A dispute broke out Thursday over whether the Ukrainian Orthodox Church should be independent from the Moscow Patriarchate after the Istanbul-based patriarch recognized several separatist churches and their leaders and gave them back control over parishioners.
The Russian Orthodox Church described the proposed split as catastrophic for the Eastern Orthodoxy and millions of people in Ukraine and beyond. The Moscow-affiliated Ukrainian Orthodox Church said the synod’s decision was a hostile act and threatened the Constantinople patriarch with anathema.
VERY REVEALING PHOTOGRAPHY: THE PATRIARCH OF THE RUSSIAN ORTHODOX SECTA, Kirill and the Minister of Justice A. Konovalov.By Bible Speaks
VERY REVEALING PHOTOGRAPHY:
THE PATRIARCH OF THE RUSSIAN ORTHODOX SECTA, Kirill and the Minister of Justice A. Konovalov.
BOTH PROTAGONISTS OF THE INQUISITORIAL PERSECUTION AGAINST THE ONLY TRUE CHRISTIANS IN RUSSIA, THE WITNESSES OF JEHOVAH.
By El Bibliotecario
Si alguien sabe la ubicación e idioma de esta asamblea favor comentar :)Â
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By The Librarian
Around 2,000 people gathered at Saint Petersburg's Field of Mars to denounce plans to hand over the city's iconic St. Isaac's cathedral to the Orthodox Church. One of St. Petersburg's most popular attractions, it is feared that the handover will result in restricted access for tourists, lead to the neglect of exhibits on display, and deprive the city of extra revenue.
By The Librarian
April 7, 2016 • From theTrumpet.com
The Russian Orthodox Church has replaced the Communist Party as the ideological glue holding Vladimir Putin’s empire together.
By Andrew Miiller
During the Soviet era, thousands of churches were destroyed and millions of Christians were persecuted. Communist textbooks called religion “the opium of the people” and Christianity “a perverse reflection on the world.” In the 24 years since the fall of the Soviet Union, however, Orthodox Christianity has made an astonishing recovery. While only a third of Russians identified as Orthodox in 1991, over two thirds now identify as Russian Orthodox Christians.
Yet the rise of the Orthodox Church hasn’t brought religious liberty to Russia. It has simply replaced the Communist Party as the ideological state apparatus used to forcibly unite Russians!
In a court case under way in southern Russia, Viktor Krasnov is facing up to a year in prison for writing “There is no God” on VKontakte (a Russian social media network similar to Facebook). The authorities became aware of this comment when an online user contacted them, claiming that Krasnov was offending Orthodox believers. Police raided Krasnov’s apartment and forced him to undergo a monthlong examination at a psychiatric ward. Once he was deemed fit for trial, he was charged under a Russian law that makes it illegal to insult the feelings of religious believers.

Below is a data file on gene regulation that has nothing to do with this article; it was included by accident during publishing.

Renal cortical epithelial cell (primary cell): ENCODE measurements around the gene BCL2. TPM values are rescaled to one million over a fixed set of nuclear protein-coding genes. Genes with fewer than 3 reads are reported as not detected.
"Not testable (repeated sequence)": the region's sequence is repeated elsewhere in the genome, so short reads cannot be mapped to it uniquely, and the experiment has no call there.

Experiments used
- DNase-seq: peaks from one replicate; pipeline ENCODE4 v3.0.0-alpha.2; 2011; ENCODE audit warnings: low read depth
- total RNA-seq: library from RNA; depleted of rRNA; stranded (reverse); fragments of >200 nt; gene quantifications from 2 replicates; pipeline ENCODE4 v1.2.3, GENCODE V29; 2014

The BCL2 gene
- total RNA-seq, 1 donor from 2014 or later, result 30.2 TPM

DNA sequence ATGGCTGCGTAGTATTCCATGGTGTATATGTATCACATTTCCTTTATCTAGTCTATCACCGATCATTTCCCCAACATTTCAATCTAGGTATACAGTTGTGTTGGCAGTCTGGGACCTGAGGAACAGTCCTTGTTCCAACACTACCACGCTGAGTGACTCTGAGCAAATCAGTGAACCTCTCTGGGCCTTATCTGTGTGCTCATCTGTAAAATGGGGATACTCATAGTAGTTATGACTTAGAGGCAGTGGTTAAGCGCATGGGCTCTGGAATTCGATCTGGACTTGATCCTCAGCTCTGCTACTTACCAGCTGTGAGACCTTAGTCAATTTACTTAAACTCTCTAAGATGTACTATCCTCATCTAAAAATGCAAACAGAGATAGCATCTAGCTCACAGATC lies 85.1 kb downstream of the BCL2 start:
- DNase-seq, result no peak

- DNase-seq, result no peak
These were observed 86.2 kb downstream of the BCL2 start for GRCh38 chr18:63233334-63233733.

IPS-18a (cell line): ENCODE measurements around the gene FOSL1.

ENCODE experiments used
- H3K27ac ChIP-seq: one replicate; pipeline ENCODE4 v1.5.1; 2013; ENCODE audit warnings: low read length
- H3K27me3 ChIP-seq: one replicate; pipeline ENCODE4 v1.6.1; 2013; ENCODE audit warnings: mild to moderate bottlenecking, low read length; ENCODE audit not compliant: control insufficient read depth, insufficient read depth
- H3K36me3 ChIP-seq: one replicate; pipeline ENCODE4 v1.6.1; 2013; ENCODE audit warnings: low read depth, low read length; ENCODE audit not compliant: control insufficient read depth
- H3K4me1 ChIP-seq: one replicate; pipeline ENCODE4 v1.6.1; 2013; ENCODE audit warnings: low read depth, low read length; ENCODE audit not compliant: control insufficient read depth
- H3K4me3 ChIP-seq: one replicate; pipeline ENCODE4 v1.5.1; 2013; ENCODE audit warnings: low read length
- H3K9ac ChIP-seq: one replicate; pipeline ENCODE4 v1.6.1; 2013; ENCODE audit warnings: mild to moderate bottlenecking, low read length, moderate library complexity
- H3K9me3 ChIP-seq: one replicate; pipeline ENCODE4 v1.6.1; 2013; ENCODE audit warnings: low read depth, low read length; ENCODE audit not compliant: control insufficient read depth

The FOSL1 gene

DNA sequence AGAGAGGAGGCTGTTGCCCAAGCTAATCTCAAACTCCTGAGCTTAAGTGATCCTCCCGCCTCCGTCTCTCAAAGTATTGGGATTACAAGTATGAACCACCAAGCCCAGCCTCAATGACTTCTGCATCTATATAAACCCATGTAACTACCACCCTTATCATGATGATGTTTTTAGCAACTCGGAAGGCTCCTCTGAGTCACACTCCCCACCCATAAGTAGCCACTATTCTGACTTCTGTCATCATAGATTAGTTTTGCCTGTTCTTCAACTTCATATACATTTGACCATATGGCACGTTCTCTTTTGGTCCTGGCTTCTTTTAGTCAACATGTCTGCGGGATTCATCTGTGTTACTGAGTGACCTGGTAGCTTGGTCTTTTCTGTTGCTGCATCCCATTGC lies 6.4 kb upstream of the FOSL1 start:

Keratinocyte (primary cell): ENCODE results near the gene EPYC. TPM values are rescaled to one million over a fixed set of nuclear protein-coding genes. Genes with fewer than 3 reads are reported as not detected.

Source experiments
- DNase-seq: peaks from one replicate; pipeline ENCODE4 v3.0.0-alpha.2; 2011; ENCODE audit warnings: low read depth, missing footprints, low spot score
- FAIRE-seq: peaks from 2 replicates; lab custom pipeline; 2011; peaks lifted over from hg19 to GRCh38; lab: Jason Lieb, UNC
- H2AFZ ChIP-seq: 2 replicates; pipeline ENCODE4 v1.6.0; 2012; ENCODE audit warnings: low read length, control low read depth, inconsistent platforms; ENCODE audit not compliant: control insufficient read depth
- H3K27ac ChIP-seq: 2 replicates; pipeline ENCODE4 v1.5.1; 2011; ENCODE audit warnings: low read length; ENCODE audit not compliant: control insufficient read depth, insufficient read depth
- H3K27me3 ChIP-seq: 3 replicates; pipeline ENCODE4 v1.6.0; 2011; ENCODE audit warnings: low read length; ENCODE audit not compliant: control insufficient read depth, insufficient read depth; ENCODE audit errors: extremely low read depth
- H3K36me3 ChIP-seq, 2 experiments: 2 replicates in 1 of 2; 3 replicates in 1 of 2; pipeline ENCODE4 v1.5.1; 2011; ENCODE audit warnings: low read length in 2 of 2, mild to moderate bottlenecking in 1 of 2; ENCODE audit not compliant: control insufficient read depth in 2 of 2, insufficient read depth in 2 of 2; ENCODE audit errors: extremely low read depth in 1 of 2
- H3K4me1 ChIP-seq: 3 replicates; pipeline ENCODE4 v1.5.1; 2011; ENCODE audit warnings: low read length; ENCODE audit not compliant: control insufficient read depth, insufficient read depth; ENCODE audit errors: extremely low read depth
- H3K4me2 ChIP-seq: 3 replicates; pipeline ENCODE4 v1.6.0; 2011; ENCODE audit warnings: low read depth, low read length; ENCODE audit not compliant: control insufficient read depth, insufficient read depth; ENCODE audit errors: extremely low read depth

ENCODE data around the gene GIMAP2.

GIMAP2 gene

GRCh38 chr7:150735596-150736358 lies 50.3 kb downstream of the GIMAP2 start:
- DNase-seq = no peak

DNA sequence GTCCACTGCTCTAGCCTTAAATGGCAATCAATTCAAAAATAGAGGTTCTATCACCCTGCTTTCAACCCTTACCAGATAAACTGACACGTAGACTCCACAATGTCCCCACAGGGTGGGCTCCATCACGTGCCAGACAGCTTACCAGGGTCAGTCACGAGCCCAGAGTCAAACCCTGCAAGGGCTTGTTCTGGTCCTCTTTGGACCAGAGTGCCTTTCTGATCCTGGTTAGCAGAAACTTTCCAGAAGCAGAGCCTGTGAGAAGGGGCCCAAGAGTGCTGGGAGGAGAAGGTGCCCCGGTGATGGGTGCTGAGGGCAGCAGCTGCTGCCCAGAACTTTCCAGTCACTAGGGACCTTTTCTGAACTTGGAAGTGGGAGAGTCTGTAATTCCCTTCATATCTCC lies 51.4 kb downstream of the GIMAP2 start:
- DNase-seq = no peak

It isn’t just atheists who are no longer granted religious freedom in Russia. Alexey Koptev was arrested in 2011 after undercover police officers established that he belonged to the Jehovah’s Witnesses Christian denomination. In 2009, the city of Taganrog banned the Jehovah’s Witnesses denomination for propagating the exclusivity and supremacy of its religion. This denomination now shares the same legal status as the Islamic State and the National Socialist Society.
In 2002, Russia enacted an extremism law with a provision defining religious extremism as “incitement of religious discord” in connection with acts or threats of violence. Five years later, the law was amended to allow prosecution for inciting religious discord even in the absence of any threat or act of violence. Mormons, Scientologists and even Pentecostals are now coming under increasing government pressure.
In return for public support from Russian Orthodox clergy, President Vladimir Putin attends church services and portrays himself as a defender of “Christian values.” Like the Byzantine emperors and Russian czars before him, he is using a de facto state religion to unify his empire!
“The Orthodox revival gave Russians an identity after the years of uncertainty that followed the fall of the Soviet Union,” private intelligence company Stratfor wrote last month. “The Kremlin has used this to its advantage, so effectively portraying support for Putin’s government as a religious duty that the church is now seen as part of the state apparatus.”
Post-Soviet efforts to remake Moscow into a representative government are failing. Russia has embraced an authoritarian leader driven to vaunt his nation back to the great power status he feels it deserves. This development has dangerous implications for the world. Russia is swiftly becoming a nuclear-armed czarist empire! ▪
See also the Russian Orthodox category